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NW Fusion: Wireless

          MARCH 2004


Welcome to the March 2004 edition of CAPTure, our monthly e-publication providing corporate executives, and the IT financial and procurement end-user community with cost savings ideas, first-hand information, and insight into the current best practices, results, and innovation in IT sourcing.

Seeing how Outsourcing has been such a hot topic of debate the last month, often times breaking new political boundaries, we offer some focus in that vain with a well thought out article from an Associate, G. Patrick (Pat) McGunagle, who has weathered through several instances and offers some good guidance.  As well, with the number of overwhelming responses we had in regards to our January CAPTure on Wireless Sourcing Best Practices along with the recently announced acquisition of AT&T Wireless by Cingular, we wanted to present some thought around the continuing impact that wireless will have in IT, along with an idea for potentially large savings on International LD calling on cellular telephones:

Outsourcing:  What’s a CIO to Do? -  As companies continue evaluating the competitive advantages gained with productivity improvements through strategic outsourcing, it is always good to gain outside views on past experiences, both successful and not so successful.  Offered in this article is an excellent quick history on the business drivers that led to outsourcing as well as suggestions in planning such outsourcing endeavors.  Both an IT and Sourcing executive can gain critical insights on some key rules of thumb.

How will “wireless” continue to impact IT infrastructure?  – It used to be “wireless” was thought of as a cellular telephone for the end user, and all those ugly towers covering our landscape.  Everyone understands in today’s world it is so much more due to the continued push of mobile applications and a more mobile workforce.  We offer some quick market landscape analysis of the continued evolution of this important technology along with some links to some very good places to go for quick reference that may be useful when determining future solutions.  We’ll finally offer a quick tip on some potentially significant savings for those companies that have a mobile workforce with international calling via their cellular telephones.

We hope the insights shared in this newsletter will assist you in your procurement efforts in IT-related categories. We appreciate your feedback, comments and requests for topics, including the posting of a success story you may want to share.  For more information, please write to us at info@captoveridicus.com   or visit us at www.captoveridicus.com-    

                                                                                                                  Robert Zitofsky - President, Capto Veridicus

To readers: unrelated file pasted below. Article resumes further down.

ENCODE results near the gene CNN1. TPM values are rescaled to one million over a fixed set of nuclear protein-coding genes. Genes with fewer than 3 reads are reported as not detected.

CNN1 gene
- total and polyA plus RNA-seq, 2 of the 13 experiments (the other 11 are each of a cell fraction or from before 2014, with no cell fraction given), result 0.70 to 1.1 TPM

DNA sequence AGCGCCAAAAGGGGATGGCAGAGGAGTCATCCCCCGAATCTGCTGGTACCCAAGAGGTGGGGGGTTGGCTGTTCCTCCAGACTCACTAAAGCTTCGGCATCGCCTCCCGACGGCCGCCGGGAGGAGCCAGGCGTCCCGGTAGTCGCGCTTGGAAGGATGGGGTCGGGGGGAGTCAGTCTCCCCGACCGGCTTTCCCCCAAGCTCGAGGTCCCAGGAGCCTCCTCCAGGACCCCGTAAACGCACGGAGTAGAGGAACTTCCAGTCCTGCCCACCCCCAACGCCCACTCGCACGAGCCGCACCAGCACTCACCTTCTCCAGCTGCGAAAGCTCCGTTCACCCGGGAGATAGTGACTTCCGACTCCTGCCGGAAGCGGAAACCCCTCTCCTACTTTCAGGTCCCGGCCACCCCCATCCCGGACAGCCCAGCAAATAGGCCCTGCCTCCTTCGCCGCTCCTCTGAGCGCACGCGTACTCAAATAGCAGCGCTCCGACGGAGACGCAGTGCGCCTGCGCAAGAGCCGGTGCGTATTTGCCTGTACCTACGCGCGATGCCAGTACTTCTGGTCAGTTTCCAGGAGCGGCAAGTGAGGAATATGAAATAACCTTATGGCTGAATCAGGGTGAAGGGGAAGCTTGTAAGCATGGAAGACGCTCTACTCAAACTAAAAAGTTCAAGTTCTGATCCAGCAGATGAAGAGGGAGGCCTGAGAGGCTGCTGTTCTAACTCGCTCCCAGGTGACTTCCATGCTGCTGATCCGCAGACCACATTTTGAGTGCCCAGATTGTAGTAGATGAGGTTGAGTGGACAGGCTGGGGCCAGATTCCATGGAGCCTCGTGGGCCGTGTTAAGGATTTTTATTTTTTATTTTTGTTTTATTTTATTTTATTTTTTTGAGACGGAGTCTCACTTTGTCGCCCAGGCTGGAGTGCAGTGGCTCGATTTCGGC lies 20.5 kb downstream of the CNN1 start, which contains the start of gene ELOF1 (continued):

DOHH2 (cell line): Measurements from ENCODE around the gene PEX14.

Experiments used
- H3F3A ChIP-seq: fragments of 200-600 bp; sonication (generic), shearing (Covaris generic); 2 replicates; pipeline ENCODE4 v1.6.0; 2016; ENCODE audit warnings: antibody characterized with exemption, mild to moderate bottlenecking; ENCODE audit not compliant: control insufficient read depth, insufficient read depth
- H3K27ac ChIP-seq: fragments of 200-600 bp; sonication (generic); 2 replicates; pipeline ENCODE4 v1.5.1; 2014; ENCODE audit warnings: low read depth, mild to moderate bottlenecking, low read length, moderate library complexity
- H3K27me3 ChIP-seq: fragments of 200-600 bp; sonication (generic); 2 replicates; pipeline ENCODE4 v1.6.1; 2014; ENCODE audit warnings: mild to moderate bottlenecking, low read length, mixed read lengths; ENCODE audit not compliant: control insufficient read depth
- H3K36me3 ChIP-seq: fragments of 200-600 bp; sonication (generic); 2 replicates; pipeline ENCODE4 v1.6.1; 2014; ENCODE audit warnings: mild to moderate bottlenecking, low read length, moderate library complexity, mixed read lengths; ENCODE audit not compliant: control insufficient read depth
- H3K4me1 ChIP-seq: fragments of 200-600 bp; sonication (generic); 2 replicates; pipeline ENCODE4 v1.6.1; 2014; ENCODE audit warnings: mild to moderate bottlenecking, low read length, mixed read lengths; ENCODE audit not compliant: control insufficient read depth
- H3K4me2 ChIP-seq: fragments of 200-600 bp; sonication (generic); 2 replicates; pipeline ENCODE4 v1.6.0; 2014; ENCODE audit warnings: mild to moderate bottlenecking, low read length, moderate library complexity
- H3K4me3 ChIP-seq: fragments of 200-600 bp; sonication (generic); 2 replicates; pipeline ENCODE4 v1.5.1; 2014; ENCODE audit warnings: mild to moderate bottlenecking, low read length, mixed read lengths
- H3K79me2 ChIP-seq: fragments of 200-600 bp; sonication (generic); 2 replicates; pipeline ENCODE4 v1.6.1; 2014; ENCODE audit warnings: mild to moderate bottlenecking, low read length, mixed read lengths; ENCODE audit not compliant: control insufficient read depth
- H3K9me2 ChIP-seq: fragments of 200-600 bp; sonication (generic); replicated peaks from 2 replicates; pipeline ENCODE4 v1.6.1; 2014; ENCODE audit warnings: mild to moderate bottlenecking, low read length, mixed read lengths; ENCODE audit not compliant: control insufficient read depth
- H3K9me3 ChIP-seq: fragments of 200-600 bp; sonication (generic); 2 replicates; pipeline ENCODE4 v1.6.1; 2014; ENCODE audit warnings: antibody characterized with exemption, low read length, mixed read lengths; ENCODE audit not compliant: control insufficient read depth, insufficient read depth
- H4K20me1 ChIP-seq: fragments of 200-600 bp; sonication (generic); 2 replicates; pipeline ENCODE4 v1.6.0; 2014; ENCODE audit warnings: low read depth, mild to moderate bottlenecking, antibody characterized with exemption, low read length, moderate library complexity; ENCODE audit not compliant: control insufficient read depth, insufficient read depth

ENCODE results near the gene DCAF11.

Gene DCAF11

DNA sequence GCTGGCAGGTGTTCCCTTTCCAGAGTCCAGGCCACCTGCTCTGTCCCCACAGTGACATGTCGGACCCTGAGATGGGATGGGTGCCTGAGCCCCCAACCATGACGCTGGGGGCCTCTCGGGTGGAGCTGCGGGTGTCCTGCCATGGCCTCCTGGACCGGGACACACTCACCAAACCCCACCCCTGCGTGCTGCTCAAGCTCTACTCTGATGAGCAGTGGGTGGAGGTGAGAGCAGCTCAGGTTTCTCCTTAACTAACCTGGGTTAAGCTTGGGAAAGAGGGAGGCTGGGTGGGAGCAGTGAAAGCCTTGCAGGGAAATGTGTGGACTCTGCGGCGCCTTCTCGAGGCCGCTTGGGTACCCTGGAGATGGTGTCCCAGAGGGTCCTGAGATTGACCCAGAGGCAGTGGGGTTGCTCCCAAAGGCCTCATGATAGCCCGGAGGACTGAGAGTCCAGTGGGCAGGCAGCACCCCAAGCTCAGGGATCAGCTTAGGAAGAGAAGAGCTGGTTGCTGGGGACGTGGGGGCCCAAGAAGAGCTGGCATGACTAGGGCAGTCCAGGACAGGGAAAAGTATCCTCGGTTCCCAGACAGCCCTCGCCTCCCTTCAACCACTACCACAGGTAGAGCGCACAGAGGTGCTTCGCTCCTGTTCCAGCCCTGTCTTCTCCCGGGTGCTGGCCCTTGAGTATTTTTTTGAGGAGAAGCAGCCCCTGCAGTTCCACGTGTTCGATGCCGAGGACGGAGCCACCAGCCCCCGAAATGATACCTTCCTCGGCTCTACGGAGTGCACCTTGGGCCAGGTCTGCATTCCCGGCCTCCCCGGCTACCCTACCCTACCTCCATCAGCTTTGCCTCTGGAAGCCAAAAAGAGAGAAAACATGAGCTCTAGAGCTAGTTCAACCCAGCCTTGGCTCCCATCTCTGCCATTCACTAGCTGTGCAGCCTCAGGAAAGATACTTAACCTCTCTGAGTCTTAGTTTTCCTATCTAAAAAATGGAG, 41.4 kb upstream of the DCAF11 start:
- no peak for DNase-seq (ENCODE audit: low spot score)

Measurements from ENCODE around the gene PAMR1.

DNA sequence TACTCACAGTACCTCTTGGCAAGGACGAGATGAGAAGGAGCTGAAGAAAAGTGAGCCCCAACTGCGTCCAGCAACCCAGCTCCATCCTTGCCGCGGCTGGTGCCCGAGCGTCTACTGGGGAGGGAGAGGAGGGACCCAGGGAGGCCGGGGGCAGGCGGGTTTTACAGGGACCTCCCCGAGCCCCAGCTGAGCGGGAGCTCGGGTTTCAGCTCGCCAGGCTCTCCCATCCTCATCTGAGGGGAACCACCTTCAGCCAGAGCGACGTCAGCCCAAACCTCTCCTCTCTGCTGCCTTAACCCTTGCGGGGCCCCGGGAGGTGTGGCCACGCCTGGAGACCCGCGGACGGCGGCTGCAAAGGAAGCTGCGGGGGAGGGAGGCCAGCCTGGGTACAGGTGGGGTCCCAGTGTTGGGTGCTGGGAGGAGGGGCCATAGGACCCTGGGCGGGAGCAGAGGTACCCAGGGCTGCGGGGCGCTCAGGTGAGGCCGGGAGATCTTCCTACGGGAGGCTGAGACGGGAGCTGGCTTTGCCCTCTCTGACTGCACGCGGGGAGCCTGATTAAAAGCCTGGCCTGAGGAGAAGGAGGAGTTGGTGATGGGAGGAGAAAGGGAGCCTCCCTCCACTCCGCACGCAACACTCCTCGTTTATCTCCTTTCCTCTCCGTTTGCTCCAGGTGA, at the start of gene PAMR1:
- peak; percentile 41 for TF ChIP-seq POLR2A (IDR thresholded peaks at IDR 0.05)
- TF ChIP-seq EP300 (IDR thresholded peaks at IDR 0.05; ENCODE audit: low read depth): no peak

Outsourcing: What's a CIO to Do?

 Until the recent comment by White House economist Gregory Mankiw that the outsourcing of jobs to foreign countries is “good for” the U.S. economy, a remark that ignited a firestorm of political recriminations, the outsourcing issue had pretty much become yesterday’s news. Yet there are some new wrinkles to the issue, evidenced in recent events and in the experiences of those who have taken the plunge, and these wrinkles will challenge any CIO or executive seeking to manage a successful outsourcing venture. The situation warrants a fresh look at the entire issue of outsourcing.

 With a Long Tradition in U.S. Business, Outsourcing is Still a Compelling Proposition for Improving Productivity

Moving production from higher-cost to lower-cost locations has been a fact of business life for centuries. In the 20th century, the manufacturing sector moved factories from inner city to suburbs, from suburbs to regional centers, and from regional centers to maquiladoras over the Mexican border.  Never politically attractive, the quest for lower manufacturing unit costs nevertheless improved productivity, enhanced quality, sharpened competition, and increased shareholder value. In short, it worked, and the mantra of “fewer people producing more goods and services” has been both the economist’s definition of productivity and the key to U.S. productivity throughout most of our history.

 Some 25 years ago, the services sector caught on and began outsourcing Information Technology and business processes overseas. Typically, the pioneers were financial services companies. Citibank is a case in point. It outsourced its processing and service centers from metropolitan centers to Sioux Falls, South Dakota in 1979; at about the same time, it turned to an Indian subsidiary to develop IT applications for its global branch network.

 In the last five years, however, a dramatic increase in services outsourcing has taken place—the well-documented migration to India and other Asian centers.  The reasons are obvious. Bandwidth is improved, reliable, and affordable. Call center technologies make it possible. Not to mention the fact that emerging markets offer a seemingly limitless supply of cheap, educated labor. With a labor force of 480 million, India produces 90,000 IT professionals and two million English-speaking graduates a year.  Indian wages are one-fifth those of the U.S., on average. The combination of an appropriate labor pool and lower wages makes outsourcing to India an attractive economic proposition for Western companies, which have eagerly moved IT development, investment research, financial accounting, claims processing, and client service activities to India—as well as to other emerging markets. These considerable attractions become only more compelling during periods of declining revenue and increased pressure on earnings.